My taste buds have certainly had a shock — and boy have they changed.  I haven’t eaten sugar (in any of it’s forms), in over a year, nor have I had any bread, rice, pasta, crackers, or potatoes (or any other grain).  Not a carb in sight, with the exception of what is found in eggs, cheeses or the good low carb veggies I eat.   Foods now taste differently.  Almonds are so sweet.  Bacon is freaking awesome.  Cheesecake has become almost boring, and dried zucchini chips are a staple.  And then there is the entire cabbage family.  Turnips and rutabaga are like .. well.. they are freaking awesome –  crunchy, tangy, sweet darlings that I have come to really adore.   It’s thanks to Sander that I’ve become acquainted with them at all, and his idea for the following recipe.  He’s gone low carb right along with me (for the most part), and is always coming up with ideas for new foods and recipes that work with this way of eating.

We started out a few weeks ago making a stuffed rutabaga recipe — the stuffing of which was pure yum, but the rutabaga was so over cooked it didn’t work out as planned.  We then mashed it up and decided to try again.  This recipe is our 3rd rutabaga recipe, but the 4th time we’ve played with the ingredient at all.

Michelle’s Pics

Sander’s Pics

Creamy Rutabaga & Cheese Puree (Low Carb)

1 Rutabaga, peeled and chopped into even 1 inch cubes (about 3 1/3 pounds or 1.5 kilos)
8.5 cups of chicken stock (2 liters)
2 to 6 ounces of cream (60 to 200 ml)
1 small onion, minced
2-3 ounces of bacon, chopped and cooked with the onion.
1 cup cheese, shredded (4 ounces or 113 grams)
Salt & Pepper, to taste

Rutabagas are usually covered in wax, so peel and wash well.  Slice the rutabaga in 1 inch slices, and then cube into one in squares.  In a good sized pot, pour the chicken stock and add the cubed rutabaga.  Cover and bring to a boil.  Boil for 30-50 minutes.  Depending on the rutabaga, it could take longer.  Check with a fork to see if the rutabaga is soft.  It won’t ever be as soft as a boiled potato, but every so slightly al dente.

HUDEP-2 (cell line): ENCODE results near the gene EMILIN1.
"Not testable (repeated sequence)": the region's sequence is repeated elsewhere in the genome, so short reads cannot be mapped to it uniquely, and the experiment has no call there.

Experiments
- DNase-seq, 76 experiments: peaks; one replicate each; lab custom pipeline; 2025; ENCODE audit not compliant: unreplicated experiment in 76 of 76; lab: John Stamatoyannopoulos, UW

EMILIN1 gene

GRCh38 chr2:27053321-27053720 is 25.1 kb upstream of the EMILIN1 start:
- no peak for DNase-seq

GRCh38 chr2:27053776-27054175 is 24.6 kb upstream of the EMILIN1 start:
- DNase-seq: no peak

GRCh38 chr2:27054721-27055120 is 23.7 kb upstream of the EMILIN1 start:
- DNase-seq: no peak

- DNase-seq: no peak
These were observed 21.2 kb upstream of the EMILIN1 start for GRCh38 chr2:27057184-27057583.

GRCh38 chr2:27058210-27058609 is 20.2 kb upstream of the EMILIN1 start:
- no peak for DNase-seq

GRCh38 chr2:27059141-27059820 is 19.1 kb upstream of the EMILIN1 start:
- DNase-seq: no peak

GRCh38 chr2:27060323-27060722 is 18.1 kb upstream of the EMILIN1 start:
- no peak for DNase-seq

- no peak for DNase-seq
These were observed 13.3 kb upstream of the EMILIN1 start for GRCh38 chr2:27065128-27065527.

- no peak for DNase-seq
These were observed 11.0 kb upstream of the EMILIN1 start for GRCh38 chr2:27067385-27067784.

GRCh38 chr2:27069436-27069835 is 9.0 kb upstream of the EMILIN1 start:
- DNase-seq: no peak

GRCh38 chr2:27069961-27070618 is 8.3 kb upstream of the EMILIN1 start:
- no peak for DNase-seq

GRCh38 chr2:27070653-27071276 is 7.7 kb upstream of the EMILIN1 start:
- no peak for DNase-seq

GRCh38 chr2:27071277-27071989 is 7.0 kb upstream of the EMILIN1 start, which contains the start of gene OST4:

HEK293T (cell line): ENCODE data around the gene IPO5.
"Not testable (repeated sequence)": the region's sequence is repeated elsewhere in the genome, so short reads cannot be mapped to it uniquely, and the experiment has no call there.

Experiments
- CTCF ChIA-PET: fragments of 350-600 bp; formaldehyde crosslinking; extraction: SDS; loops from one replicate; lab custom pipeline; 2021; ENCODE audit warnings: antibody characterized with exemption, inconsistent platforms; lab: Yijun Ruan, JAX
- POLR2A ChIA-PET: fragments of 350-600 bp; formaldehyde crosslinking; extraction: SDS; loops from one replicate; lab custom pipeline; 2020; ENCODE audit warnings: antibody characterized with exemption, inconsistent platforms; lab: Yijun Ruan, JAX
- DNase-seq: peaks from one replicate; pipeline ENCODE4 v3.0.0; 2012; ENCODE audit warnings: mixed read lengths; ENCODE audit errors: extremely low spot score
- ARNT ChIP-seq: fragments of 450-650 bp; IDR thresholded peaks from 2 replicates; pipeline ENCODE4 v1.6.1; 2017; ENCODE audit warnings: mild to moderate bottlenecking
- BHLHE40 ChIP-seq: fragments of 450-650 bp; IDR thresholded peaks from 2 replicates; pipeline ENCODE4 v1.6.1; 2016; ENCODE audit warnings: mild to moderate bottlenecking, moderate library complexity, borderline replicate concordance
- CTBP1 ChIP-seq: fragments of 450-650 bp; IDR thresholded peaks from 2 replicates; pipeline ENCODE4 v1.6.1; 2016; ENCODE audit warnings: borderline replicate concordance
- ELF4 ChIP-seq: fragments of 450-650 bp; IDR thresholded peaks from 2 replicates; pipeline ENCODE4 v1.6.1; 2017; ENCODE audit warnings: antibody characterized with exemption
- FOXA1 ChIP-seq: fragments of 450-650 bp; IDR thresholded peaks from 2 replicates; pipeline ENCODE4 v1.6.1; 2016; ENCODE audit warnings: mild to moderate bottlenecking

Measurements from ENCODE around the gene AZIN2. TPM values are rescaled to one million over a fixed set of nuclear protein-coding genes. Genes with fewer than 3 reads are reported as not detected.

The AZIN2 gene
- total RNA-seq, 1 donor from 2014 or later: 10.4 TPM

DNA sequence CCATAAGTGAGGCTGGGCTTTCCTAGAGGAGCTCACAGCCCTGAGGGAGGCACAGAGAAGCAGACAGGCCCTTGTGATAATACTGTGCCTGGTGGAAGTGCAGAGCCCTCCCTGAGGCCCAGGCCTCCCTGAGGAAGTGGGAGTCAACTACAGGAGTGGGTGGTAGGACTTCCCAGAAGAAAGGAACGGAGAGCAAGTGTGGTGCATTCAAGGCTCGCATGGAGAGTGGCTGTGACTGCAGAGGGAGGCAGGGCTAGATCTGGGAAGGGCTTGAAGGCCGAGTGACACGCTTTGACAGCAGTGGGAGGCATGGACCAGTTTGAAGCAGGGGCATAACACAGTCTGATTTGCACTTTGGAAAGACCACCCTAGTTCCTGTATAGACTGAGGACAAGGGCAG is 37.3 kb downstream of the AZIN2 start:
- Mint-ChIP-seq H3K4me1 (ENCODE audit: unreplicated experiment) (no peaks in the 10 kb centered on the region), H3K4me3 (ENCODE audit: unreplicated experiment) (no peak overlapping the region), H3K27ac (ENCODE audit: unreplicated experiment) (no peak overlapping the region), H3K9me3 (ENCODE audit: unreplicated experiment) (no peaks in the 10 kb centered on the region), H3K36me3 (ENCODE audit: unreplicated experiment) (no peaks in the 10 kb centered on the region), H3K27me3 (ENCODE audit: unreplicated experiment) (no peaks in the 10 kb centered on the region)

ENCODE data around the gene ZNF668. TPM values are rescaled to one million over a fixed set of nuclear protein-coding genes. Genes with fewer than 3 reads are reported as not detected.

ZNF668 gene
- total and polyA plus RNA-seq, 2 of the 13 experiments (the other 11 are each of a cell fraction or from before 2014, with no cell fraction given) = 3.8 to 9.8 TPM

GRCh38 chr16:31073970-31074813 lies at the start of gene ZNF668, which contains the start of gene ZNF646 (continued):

In a saute pan, saute the bacon until it’s about 1/2 cooked.  Add in the minced onion and cook until golden.  Set aside, saving 1/4 cup for later.

Once the rutabaga’s are done, DO NO DRAIN the stock away.  Add in the onion/bacon mixture directly to the pot of chicken stock and rutabagas.  Using your stick blender ( I do NOT recommend a blender for this), begin blending the bacon, onion, rutabaga and chicken stock.  Do this until it’s pretty well pureed.  Add in the cream, in small amounts, to taste.  I liked less cream than Sander did – he added 6 ounces, I added about 2.5.  Once you add in the cream, the puree will become even creamier.  At this point, add in the cheese.  I used Monterey Jack and a bit of havarti.  Sander used a smoked gouda.  Your favorite cheddar or edam would work just as well.  Now puree until you can puree no longer!!  Or, until it is silky smooth.   Serve the puree with a bit of the onion/bacon mixture you set aside earlier.  Makes 12 Cups.

Nutrition information is based on using 3 ounces cream, cheddar cheese and 2.6 ounces bacon.

12 Servings.  1 Cup (240ml) per serving

96 Calories, 5.2g Fat, 756mg Sodium
6.8g Carbs, 1.5g Fiber (5.3g Net Carbs), 5.9g Protein

Nutrition Facts for Rutabaga Puree

Nutrition Facts for Rutabaga Puree

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Low Carb Pancakes, with Cream Cheese & Flax Meal

Made pancakes this morning. There are lots of recipes for low carb cream cheese/egg pancakes. They are great, but more like a crepe. I wanted a thicker pancake, so I experimented with using some flax meal. They came out great!  I mean to take pictures, but my excitement meant I ate them before I took the pictures!! haha

Low Carb Pancakes, with Cream Cheese & Flax Meal

2 eggs
3 ounces cream cheese, softened
1 tablespoon heavy cream